Doctor insights on:
Adhesion Of Liver And Abdominal Wall
Dense adhesions between the abdominal wall and gallbladder. US; distal dilation of CBD 7.7mm, no stones. 52, female, what does this mean for me?
Need more info: If you were having abdominal pain prompting the ultrasound, it could be "sludge" obstructing the common bile duct. This may not be seen as a stone on the ultrasound but may cause the same type of blockage. You need an MRCP (MRI of the biliary tree) to evaluate the common bile duct. If this shows a blockage you will need ERCP (a procedure done by a gastroenterologist) to clear the stones or sludge ...Read more
This organ plays a major role in metabolism and has a number of functions in the body, including glycogen storage, decomposition of red blood cells, plasma protein synthesis, hormone production, and detoxification. It lies below the diaphragm in the abdominal-pelvic region of the abdomen. It produces bile, an alkaline compound which aids in digestion via the emulsification of ...Read more
52, perimenopause, gyn laproscopy identified dense adhesions between gallbladder and abdomen wall. Do I have to remove gallbladder? Occas. rib pain.
GB like symptoms.US-distal dilation of CBD 7.7mm.MRCP-mild prominence of pancreatic duct.Dense adhesions between GB & abdominal wall. Pls. interprete?
Need context...: ...for which your test was ordered. Also, your question is ideally & confidentially answered in the Concierge forum of HealthTap--would suggest you consider that route to your query. ...Read more
Usually nothing: The opening on the abdominal wall is small and just large enough for the colostomy to fit. The edges of the colostomy are then tacked down to the surrounding skin to seal the area. Rarely does anything go wrong. Occassionally there might be a paracolostomy hernia that then needs repair or a prolapse or dropping out of the colostomy itself that needs to be fixed. ...Read more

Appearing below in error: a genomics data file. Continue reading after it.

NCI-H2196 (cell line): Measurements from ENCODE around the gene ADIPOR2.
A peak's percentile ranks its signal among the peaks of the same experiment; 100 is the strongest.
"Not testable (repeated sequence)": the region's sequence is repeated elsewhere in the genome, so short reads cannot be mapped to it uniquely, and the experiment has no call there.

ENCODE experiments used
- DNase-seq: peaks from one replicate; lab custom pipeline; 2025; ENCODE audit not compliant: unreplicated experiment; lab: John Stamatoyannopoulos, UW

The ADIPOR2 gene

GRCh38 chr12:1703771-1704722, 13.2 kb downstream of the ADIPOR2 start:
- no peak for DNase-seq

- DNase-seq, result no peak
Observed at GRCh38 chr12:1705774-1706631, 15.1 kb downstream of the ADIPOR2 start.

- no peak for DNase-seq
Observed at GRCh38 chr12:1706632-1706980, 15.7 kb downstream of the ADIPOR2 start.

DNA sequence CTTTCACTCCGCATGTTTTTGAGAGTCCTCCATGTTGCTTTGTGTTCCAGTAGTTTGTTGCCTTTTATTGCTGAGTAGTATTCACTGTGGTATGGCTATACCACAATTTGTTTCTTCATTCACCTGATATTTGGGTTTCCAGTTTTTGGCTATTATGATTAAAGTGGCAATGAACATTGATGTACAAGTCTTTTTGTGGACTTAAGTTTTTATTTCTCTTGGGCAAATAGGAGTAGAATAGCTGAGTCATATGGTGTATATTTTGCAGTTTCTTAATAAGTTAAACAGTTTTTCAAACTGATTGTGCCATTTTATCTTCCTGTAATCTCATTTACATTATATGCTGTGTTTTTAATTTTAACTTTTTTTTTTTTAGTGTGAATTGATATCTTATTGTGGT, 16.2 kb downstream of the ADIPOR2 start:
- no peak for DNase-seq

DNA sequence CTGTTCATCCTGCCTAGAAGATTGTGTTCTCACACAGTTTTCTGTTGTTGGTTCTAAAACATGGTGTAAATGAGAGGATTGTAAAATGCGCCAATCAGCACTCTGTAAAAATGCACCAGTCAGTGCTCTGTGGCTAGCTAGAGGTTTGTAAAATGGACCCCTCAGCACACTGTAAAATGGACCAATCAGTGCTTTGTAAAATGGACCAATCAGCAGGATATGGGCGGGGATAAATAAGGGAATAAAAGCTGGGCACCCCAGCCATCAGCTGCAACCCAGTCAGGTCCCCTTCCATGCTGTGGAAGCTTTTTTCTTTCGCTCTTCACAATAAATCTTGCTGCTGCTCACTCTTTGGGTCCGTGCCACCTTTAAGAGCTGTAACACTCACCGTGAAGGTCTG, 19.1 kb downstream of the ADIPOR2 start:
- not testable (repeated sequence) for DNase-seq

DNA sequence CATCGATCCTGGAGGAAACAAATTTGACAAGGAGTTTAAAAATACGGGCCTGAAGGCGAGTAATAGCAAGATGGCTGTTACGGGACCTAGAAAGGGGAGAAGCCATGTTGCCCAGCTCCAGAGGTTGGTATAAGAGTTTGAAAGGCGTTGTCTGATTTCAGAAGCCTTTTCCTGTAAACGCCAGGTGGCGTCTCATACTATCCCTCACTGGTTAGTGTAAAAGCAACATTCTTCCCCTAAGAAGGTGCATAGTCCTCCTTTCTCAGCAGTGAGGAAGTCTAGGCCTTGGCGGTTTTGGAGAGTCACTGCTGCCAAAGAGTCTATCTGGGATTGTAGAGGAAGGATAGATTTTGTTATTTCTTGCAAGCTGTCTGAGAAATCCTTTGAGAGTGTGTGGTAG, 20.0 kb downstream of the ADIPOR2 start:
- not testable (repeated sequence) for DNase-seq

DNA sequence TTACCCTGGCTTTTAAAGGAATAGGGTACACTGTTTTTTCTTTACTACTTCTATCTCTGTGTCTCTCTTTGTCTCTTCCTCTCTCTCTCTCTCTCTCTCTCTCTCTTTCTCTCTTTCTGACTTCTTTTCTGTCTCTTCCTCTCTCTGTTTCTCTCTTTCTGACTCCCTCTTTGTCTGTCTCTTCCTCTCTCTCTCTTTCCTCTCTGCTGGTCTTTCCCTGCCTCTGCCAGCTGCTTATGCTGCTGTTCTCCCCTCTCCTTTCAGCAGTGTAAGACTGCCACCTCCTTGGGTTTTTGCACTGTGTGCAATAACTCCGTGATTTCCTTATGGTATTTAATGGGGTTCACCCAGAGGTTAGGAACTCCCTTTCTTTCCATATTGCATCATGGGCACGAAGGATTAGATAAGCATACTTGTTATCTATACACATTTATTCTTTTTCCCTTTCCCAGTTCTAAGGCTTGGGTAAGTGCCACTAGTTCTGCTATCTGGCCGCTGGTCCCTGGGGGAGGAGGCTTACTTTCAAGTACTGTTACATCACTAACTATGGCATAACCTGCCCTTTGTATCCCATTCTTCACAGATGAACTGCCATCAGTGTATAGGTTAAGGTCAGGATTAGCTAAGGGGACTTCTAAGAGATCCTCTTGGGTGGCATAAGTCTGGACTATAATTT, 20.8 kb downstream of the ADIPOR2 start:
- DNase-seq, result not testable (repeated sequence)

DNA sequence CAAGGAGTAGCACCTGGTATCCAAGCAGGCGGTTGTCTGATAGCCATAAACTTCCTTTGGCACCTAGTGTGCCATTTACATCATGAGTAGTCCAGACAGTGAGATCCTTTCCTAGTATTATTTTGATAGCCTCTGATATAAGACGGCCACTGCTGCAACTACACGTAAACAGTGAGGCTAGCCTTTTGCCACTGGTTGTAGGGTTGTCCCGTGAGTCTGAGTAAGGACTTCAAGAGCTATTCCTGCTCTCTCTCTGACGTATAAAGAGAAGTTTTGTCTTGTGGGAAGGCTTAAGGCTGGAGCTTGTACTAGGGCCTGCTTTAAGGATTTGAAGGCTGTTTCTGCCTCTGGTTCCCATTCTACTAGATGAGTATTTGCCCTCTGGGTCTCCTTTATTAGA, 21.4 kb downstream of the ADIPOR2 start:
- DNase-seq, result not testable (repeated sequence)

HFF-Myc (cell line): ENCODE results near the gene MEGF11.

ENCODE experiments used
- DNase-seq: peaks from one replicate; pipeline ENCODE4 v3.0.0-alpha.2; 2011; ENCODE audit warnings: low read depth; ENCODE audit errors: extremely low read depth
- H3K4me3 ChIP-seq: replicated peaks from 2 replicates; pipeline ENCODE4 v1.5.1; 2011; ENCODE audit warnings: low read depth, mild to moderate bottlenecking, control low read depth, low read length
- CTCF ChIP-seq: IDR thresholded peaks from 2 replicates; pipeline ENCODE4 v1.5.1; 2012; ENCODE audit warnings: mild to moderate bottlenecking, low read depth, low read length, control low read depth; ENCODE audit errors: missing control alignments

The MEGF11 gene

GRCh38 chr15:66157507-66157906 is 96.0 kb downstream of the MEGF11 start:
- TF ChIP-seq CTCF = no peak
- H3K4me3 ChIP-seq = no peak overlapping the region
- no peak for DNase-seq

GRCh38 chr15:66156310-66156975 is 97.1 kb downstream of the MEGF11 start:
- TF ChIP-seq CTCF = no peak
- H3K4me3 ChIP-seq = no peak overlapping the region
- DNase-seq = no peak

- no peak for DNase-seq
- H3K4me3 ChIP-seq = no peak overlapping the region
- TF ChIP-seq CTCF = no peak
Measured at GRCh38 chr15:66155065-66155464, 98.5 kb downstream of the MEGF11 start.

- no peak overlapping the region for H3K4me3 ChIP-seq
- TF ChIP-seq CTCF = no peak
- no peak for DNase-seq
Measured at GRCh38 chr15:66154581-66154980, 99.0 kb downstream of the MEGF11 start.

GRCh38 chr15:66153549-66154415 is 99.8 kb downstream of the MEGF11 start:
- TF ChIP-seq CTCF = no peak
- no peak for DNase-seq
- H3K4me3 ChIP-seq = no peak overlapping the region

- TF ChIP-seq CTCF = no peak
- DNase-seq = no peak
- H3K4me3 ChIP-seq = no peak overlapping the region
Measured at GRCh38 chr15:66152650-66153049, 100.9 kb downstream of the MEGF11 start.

Abdominal symptoms: The tests of abdominal xray and "echo" of the back of the abdominal wall (probably abdominal ultrasound) are typically used to evaluate abdominal symptoms or concerns. The xray can provide information on the status of bowel distension, presence of stones, etc, and the abdominal ultrasound can provide info on kidney, liver, gallbladder, pelvic organs, etc. ...Read more
I coughed so hard i tore my abdominal wall and caused a hematoma.Two weeks later and still in a lot of pain. How long till pain goes away...
Strain: Severe strain with tearing of muscle fibers may take a little longer to heal. Rib fractures can also occur with hard coughing. At this time I would try intermittent heat to the area which may help the healing process. Hold onto the injured area if you must cough or sneeze and avoid other strain as well. ...Read more
Diastasis recti: Diastasis recti (also known as abdominal separation) is a disorder defined as a separation of the rectus abdominis muscle into right and left halves. Normally, the two sides of the muscle are joined at the linea alba at the body midline. It is essentially a cosmetic condition, with no associated morbidity or mortality. ...Read more
Are there exercises which strengthens the abdominal wall and which can help against developing a hernia in first place?
No: Many people with strong abdominal muscles get hernias, and many people with weaker muscles don't have hernias. There is most likely a genetic predisposition to hernia formation based on the types of connective tissue that any given individual has. Keep exercising though, its great for lots of other things! ...Read moreSee 1 more doctor answer
Resolve with time: Most of the seromas due to surgery especially after incisional hernias repaired with mesh will resolve with or with out abdominal binder binders make some comfortable in others will inter fear with breathing. ...Read more
How do u know if hematoma needs to be drained? Just got diagnosed with golf ball size postprocedural hematoma of abdominal wall. Causing pain
Certain situations: Reasons to drain a hematoma might include enlarging size that suggests ongoing bleeding, infection, compression of adjacent structures, or external bleeding. If none of these are present, the hematoma will get reabsorbed over time on its own. Speak with your surgeon if you are concerned about it. ...Read more
Adhesions is a condition in which two or more organs or organ surfaces are stuck together. Adhesions are common after surgery or infection, in which the healing response causes scar tissue to connect organs that normally should slide around freely. Adhesions can cause symptoms such as abdominal ...Read more
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